One other side benefit of multiple instances is the one can connect/use the "closest" instance for more operator real-time response when a more distant node might have a less responsive connection/latency/etc.

I understand that the developers have informed us all that they may run out of "space" as AREDN grows/matures (who knows what Openwrt will do with RAM). If that time ever comes, I'll be faced with the choice to re-engineer my setups or simply freeze them at the last workable firmware version.

In the meantime. MeshChat may not be super-complex or sophisticated but, in its simplicity, it sure works well for us.

Again: this is all offered as personal opinion, not as advice. YMMV. I look forward to more posts here regarding "Node memory limitations".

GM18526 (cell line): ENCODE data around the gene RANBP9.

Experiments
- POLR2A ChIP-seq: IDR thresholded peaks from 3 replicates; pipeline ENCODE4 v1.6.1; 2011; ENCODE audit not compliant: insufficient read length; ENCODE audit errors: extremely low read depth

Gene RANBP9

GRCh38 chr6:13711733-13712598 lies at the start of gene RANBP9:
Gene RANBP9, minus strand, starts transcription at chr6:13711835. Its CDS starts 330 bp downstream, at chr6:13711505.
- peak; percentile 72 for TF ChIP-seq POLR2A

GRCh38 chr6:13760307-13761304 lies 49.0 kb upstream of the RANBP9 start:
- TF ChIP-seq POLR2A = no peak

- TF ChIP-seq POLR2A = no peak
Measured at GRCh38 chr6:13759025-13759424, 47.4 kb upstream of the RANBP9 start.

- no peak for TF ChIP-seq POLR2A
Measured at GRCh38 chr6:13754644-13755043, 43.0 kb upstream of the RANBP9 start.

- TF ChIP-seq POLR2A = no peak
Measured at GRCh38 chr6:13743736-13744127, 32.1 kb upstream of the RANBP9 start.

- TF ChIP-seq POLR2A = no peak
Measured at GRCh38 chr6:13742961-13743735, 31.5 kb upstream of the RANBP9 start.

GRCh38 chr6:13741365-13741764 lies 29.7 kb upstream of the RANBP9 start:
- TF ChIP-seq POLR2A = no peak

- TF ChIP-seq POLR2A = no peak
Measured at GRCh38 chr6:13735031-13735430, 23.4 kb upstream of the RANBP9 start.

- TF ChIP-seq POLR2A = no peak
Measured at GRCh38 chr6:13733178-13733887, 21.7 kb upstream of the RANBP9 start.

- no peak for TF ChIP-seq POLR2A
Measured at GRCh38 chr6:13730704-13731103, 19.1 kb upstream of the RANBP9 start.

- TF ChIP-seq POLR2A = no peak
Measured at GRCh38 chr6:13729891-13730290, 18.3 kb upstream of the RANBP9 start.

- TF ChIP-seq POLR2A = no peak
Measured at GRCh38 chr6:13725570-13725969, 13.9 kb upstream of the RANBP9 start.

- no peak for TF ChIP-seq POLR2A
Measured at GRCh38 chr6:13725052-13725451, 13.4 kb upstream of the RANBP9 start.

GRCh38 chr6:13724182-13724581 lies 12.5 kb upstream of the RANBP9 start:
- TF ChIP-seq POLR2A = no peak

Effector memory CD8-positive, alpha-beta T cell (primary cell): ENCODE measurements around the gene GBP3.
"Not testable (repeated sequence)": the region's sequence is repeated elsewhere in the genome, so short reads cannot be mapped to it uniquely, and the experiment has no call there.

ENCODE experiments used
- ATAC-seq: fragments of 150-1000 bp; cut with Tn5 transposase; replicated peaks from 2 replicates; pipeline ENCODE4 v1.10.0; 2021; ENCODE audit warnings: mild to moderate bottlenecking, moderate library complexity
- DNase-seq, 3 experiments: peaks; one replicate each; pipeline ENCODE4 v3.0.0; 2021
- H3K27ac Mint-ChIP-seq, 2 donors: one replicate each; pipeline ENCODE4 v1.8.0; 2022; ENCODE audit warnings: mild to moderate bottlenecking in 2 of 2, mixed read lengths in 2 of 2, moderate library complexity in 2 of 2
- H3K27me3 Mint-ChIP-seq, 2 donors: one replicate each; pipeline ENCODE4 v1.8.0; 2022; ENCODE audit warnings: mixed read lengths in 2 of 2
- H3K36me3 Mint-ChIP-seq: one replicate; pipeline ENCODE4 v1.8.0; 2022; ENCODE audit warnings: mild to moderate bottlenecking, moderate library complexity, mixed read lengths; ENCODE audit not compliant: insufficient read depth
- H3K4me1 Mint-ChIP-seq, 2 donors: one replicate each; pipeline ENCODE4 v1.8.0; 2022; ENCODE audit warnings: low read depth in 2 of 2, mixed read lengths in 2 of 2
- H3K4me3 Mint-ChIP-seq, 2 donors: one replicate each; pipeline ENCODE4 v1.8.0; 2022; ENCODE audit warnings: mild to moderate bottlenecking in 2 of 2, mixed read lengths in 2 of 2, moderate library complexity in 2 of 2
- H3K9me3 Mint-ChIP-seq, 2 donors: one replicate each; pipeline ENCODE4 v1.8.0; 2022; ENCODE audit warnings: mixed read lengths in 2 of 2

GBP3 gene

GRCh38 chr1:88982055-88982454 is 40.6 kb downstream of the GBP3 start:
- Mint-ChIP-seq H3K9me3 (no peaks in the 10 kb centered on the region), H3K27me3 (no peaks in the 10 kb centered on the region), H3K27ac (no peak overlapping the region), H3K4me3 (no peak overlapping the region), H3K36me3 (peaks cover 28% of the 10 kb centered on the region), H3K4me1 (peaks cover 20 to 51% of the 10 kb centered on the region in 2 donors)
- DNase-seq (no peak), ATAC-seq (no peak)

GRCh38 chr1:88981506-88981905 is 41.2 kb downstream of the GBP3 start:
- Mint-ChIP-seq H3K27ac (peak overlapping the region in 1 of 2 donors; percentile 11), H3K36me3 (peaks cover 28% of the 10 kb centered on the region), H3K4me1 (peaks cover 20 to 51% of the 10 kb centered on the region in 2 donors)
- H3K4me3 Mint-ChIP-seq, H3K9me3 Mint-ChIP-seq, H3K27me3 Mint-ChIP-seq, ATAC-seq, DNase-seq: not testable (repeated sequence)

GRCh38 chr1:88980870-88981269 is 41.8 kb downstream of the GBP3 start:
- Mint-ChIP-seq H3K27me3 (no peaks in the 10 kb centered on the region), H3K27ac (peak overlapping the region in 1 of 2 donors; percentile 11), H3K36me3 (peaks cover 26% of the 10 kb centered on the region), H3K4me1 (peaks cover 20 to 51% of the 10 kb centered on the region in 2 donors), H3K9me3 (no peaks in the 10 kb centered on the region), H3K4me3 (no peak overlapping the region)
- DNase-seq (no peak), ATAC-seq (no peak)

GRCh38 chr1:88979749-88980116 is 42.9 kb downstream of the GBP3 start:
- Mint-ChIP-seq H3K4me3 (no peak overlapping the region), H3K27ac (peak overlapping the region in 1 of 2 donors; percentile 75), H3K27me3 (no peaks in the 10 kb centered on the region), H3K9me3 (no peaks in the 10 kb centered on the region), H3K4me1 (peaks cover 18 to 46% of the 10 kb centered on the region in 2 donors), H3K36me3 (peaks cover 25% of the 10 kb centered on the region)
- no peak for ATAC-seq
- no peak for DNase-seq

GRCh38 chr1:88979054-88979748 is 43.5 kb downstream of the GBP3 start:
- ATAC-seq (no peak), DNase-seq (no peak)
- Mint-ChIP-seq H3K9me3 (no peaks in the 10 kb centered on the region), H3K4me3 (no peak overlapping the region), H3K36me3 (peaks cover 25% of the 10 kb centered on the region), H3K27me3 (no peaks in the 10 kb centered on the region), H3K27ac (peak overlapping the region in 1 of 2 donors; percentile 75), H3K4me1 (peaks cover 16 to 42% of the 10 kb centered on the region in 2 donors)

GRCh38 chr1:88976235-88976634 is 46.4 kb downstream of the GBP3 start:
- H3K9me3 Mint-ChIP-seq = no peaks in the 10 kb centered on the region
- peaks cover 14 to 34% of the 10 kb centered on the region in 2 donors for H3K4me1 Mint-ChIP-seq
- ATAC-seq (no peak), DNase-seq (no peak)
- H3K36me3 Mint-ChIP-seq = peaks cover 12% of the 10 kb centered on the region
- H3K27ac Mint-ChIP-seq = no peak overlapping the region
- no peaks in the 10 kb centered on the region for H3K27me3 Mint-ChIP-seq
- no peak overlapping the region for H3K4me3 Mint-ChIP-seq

- Don - AA7AU

Thanks for the quick and
Thanks for the quick and complete reply. It was good to hear of a real life example as well. Though it was a bit disheartening that this could even be an issue since mesh chat seems built specific for this application. In my limited initial setup I shouldn't have any issues being so small, but I would hate to invest time into setup and learning the system, on the node or a pi, if I may outgrow it. I have been perusing the forums for other options people like that are nearly as resilient. I have a lot to learn. Keep the info and (constructive) opinions coming please.
AE6XE's picture
The risk area is on devices
The risk area is on devices with 32Mb RAM with known issues if co-installing with tunnels or other packages.    All of the meshchat messages are cached in RAM consuming space, be sure to disable before any firmware upgrades.   The image sizes are 6Mb and growing, which needs space available in RAM during the upgrade process.